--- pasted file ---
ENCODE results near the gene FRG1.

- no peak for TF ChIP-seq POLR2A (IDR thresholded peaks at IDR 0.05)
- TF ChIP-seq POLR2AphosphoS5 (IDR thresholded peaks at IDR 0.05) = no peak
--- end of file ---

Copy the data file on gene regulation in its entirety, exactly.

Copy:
ENCODE results near the gene FRG1.

- no peak for TF ChIP-seq POLR2A (IDR thresholded peaks at IDR 0.05)
- TF ChIP-seq POLR2AphosphoS5 (IDR thresholded peaks at IDR 0.05) = no peak